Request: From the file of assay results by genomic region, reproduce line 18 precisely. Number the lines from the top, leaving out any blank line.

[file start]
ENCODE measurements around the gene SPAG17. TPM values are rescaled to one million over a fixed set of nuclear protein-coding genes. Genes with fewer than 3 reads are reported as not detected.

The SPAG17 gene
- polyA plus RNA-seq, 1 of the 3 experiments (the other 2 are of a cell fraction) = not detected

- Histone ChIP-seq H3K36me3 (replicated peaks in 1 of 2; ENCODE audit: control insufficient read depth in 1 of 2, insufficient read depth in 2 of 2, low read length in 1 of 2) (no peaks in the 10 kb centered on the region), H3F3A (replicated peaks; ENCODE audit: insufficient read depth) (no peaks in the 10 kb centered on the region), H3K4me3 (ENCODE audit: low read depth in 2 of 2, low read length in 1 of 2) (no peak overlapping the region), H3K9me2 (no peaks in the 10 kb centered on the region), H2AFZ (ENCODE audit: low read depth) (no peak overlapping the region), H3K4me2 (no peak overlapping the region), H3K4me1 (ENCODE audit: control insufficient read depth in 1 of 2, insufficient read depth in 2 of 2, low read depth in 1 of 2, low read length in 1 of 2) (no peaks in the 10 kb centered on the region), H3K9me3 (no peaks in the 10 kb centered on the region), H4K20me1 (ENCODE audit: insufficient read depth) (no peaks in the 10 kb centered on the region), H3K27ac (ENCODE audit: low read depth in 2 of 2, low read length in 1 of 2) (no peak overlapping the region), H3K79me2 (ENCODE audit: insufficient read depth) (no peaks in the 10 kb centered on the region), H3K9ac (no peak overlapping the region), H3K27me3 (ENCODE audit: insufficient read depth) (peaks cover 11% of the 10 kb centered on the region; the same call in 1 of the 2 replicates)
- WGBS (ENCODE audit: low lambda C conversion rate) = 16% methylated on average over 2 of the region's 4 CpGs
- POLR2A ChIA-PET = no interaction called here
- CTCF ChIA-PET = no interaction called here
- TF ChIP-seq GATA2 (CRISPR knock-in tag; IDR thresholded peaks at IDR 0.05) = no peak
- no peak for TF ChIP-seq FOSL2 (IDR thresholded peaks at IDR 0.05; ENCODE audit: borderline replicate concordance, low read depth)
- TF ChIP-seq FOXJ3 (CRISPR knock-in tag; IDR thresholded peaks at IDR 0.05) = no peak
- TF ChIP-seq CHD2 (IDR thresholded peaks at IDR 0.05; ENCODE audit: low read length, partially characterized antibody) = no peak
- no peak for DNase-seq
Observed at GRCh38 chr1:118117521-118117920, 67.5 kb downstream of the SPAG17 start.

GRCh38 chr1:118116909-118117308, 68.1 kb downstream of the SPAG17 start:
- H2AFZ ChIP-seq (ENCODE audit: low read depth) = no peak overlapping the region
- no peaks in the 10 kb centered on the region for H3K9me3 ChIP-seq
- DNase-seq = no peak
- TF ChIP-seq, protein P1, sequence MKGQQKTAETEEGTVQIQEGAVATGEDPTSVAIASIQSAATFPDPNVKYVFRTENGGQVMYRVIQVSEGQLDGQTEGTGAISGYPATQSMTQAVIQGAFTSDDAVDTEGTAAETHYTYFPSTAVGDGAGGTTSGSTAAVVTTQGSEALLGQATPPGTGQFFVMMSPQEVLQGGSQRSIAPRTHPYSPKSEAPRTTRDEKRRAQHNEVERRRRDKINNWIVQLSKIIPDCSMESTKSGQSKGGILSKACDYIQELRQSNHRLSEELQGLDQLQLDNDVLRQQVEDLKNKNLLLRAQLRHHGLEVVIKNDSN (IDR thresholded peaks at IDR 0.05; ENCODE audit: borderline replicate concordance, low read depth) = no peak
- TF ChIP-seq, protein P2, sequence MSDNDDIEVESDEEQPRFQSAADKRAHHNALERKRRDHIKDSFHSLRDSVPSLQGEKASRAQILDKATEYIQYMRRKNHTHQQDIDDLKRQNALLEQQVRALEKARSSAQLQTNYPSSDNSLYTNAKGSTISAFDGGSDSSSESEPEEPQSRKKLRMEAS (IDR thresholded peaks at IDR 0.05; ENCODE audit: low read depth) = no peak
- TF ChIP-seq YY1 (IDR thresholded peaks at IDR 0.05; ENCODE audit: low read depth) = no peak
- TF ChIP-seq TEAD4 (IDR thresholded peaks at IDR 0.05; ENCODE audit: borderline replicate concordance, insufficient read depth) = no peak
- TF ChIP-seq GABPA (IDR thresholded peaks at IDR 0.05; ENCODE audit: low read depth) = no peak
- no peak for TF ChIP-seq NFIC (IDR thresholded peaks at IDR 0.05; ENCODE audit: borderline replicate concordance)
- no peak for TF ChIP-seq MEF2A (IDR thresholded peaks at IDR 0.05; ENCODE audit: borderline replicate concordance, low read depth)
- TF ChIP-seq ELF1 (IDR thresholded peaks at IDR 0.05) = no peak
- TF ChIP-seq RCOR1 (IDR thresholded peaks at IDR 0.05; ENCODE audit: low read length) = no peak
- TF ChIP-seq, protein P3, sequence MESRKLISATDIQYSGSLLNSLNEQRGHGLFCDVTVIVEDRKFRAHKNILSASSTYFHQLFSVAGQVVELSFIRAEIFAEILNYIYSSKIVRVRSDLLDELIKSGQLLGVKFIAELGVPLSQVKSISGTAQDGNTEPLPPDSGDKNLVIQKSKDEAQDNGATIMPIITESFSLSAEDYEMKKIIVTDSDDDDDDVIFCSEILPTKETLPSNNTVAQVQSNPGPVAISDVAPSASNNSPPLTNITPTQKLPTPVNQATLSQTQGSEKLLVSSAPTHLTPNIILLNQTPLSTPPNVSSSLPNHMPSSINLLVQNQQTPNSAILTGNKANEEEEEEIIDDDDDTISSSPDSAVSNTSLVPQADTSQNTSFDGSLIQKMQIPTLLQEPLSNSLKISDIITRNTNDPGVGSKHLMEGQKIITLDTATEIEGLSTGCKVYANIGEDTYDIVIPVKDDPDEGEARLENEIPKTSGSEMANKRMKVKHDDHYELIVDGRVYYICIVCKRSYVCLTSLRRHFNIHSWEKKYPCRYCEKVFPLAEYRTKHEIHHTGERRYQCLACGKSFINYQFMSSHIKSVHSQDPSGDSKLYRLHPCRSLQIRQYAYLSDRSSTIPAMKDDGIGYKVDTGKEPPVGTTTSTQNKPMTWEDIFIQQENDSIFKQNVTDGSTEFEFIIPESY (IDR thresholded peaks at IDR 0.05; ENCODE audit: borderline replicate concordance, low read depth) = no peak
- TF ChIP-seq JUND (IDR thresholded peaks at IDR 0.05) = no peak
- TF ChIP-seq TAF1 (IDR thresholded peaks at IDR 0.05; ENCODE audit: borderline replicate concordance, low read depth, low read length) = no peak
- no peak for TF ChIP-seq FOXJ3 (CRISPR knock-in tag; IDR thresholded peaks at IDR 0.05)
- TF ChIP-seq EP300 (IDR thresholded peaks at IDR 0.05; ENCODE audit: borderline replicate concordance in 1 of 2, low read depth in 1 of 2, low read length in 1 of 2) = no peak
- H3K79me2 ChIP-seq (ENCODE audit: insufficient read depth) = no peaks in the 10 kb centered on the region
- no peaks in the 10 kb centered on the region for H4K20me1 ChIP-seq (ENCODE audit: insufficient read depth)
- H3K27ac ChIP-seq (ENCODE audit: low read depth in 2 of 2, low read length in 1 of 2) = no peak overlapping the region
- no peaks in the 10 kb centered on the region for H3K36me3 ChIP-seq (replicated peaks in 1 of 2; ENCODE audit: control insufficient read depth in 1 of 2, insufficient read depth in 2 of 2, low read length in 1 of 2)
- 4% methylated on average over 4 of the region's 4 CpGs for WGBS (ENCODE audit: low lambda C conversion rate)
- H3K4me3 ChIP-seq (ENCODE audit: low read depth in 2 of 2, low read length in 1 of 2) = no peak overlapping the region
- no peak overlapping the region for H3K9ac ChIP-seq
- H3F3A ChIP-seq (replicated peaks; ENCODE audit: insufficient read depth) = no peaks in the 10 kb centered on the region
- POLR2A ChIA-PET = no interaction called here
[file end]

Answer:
- TF ChIP-seq, protein P1, sequence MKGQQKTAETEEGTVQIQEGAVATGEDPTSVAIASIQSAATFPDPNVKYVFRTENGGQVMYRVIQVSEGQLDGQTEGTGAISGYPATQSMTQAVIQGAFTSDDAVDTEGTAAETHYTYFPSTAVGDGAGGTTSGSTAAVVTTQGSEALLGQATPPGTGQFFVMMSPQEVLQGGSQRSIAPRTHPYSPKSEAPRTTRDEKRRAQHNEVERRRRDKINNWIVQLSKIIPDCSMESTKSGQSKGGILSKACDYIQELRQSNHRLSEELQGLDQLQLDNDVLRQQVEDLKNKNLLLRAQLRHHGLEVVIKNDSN (IDR thresholded peaks at IDR 0.05; ENCODE audit: borderline replicate concordance, low read depth) = no peak